- freely available
Remote Sensing 2012, 4(12), 3781-3795; doi:10.3390/rs4123781
Published: 27 November 2012
Abstract: Detecting changes to the transparency of the water column is critical for understanding the responses of marine organisms, such as corals, to light availability. Long-term patterns in water transparency determine geographical and depth distributions, while acute reductions cause short-term stress, potentially mortality and may increase the organisms’ vulnerability to other environmental stressors. Here, we investigated the optimal, operational algorithm for light attenuation through the water column across the scale of the Great Barrier Reef (GBR), Australia. We implemented and tested a quasi-analytical algorithm to determine the photic depth in GBR waters and matched regional Secchi depth (ZSD) data to MODIS-Aqua (2002–2010) and SeaWiFS (1997–2010) satellite data. The results of the in situ ZSD/satellite data matchup showed a simple bias offset between the in situ and satellite retrievals. Using a Type II linear regression of log-transformed satellite and in situ data, we estimated ZSD and implemented the validated ZSD algorithm to generate a decadal satellite time series (2002–2012) for the GBR. Water clarity varied significantly in space and time. Seasonal effects were distinct, with lower values during the austral summer, most likely due to river runoff and increased vertical mixing, and a decline in water clarity between 2008–2012, reflecting a prevailing La Niña weather pattern. The decline in water clarity was most pronounced in the inshore area, where a significant decrease in mean inner shelf ZSD of 2.1 m (from 8.3 m to 6.2 m) occurred over the decade. Empirical Orthogonal Function Analysis determined the dominance of Mode 1 (51.3%), with the greatest variation in water clarity along the mid-shelf, reflecting the strong influence of oceanic intrusions on the spatio-temporal patterns of water clarity. The newly developed photic depth product has many potential applications for the GBR from water quality monitoring to analyses of ecosystem responses to changes in water clarity.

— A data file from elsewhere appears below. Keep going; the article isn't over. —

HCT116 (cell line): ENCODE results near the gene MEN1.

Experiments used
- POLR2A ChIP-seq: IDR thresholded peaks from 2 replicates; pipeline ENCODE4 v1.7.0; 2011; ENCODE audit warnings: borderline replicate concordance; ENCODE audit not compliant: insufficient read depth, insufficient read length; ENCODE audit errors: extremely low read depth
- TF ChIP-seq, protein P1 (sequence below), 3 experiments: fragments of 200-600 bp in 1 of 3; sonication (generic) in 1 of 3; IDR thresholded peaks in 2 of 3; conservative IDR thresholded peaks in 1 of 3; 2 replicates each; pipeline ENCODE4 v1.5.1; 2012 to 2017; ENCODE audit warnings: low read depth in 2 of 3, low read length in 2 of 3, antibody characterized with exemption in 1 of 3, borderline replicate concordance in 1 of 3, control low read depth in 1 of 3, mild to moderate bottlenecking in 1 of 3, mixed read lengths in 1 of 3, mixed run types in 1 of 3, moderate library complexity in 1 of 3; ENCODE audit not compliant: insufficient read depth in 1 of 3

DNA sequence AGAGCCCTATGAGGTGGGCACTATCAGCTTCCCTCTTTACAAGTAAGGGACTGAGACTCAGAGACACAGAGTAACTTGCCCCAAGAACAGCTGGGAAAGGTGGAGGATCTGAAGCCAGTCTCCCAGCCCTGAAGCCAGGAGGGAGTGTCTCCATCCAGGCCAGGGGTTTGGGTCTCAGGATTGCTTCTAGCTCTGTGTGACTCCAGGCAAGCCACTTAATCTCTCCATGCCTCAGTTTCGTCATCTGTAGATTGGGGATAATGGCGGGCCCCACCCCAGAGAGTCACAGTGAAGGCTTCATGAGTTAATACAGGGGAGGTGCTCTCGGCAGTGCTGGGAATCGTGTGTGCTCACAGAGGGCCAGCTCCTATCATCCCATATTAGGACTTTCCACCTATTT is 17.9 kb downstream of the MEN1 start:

The quantification of environmental variables in space and time is essential to understand the ecology of marine organisms and their responses to a changing environment. For benthic organisms, temperature, salinity and the availability of light and nutrients are key parameters controlling their distribution and productivity. Ocean color satellites, such as the NASA Sea-viewing Wide Field-of-view Sensor (SeaWiFS) and the NASA Moderate Imaging Spectroradiometer onboard Aqua (MODIS-Aqua), provide oceanographic data records on spatial and temporal scales unattainable using conventional in situ sampling schemes. The current state of operational satellite remote sensing is that algorithms for measuring geophysical parameters, such as chlorophyll concentration or water clarity, are reasonably reliable over deep water, but still limited in optically shallow regions. Considerable progress has, however, been made in the application of polar orbiting satellite data to mapping nearshore optical properties [1–3]. Recent progress in remote sensing applications includes the development of bio-optical algorithms for determining the photic depth (Z%; units of m) from the observed satellite radiances. Z% is a measure of water clarity  with, for example, Z1% reflecting the depth where only 1% of the surface irradiance (PAR, photosynthetic available radiation; units of μE·cm2·s−1) remains. The value of 1% of surface PAR has been conveniently considered as an ecologically important threshold, the “euphotic depth”, or lower limit of the euphotic zone, or “compensation depth”, a depth below which most photo-autotrophic organisms cannot achieve positive net daily production [5,6]. The euphotic depth relates inversely to light attenuation and, thus, provides a direct, intuitive measure of the clarity or transparency of the overlying water column .